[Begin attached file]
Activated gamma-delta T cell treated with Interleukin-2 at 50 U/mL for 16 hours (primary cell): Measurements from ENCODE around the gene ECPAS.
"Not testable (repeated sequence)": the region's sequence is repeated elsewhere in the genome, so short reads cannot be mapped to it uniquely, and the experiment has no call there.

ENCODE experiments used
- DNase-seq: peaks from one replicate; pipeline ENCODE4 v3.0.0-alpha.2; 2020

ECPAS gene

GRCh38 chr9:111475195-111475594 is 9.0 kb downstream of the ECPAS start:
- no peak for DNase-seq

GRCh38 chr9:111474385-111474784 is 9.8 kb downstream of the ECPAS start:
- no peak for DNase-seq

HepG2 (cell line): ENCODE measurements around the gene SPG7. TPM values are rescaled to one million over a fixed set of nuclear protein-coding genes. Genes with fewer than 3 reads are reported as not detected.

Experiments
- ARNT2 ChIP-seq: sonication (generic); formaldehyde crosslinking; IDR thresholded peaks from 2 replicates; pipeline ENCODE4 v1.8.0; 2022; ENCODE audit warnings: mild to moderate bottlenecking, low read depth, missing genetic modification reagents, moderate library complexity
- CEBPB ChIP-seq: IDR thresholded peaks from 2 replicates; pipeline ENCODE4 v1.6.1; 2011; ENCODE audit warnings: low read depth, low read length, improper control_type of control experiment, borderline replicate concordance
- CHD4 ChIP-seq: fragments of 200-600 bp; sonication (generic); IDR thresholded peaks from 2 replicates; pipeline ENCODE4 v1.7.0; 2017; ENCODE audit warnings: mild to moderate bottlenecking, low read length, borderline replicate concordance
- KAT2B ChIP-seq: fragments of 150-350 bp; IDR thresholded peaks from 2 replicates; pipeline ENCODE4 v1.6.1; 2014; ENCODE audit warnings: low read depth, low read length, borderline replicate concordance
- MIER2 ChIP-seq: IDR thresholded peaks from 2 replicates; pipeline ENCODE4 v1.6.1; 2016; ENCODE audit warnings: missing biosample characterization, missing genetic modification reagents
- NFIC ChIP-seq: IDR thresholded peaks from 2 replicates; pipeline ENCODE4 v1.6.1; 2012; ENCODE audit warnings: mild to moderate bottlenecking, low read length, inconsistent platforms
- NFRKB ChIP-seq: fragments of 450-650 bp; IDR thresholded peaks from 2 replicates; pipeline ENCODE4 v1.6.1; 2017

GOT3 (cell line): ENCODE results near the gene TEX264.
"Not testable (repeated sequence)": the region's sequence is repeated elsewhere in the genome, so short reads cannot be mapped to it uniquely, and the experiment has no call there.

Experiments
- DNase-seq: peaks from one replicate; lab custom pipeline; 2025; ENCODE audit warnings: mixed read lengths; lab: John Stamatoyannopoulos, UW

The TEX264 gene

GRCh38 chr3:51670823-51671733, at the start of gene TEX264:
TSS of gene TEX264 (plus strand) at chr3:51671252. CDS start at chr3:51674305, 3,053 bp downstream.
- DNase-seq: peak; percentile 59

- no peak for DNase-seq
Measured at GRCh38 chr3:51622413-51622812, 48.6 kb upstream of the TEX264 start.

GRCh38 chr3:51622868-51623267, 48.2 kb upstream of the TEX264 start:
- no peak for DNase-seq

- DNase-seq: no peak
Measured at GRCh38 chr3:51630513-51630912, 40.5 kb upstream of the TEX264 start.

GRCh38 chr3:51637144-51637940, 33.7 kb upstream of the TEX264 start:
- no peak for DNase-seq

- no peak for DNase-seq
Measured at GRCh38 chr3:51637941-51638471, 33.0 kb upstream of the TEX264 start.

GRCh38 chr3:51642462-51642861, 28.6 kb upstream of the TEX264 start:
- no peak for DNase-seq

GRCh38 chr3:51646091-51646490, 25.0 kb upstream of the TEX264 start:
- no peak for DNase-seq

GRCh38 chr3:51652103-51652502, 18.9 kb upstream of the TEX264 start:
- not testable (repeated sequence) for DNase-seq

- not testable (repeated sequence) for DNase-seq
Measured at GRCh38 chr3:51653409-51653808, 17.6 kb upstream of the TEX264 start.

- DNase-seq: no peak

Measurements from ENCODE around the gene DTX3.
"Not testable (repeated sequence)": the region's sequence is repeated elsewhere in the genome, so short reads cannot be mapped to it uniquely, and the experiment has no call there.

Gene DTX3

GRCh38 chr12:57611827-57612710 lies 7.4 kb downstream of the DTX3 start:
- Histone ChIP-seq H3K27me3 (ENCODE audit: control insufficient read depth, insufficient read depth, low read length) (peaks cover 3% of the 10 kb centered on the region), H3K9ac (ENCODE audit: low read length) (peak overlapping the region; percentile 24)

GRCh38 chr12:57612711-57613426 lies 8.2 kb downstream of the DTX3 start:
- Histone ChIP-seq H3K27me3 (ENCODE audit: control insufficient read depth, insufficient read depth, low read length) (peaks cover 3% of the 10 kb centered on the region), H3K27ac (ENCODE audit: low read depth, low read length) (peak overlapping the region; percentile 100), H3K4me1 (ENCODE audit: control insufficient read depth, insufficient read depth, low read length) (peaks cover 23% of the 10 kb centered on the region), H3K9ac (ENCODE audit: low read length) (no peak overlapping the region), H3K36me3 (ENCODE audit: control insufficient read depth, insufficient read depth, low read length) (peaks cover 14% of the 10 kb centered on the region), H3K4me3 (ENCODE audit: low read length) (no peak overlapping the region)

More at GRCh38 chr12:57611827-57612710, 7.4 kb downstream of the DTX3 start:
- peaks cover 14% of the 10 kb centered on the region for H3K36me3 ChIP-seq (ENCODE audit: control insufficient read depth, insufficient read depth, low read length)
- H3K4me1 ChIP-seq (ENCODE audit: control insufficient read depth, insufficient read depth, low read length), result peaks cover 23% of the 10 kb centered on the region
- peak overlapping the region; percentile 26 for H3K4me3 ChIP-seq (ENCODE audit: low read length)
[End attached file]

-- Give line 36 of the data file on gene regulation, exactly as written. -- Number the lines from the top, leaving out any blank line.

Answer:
Measured at GRCh38 chr3:51637941-51638471, 33.0 kb upstream of the TEX264 start.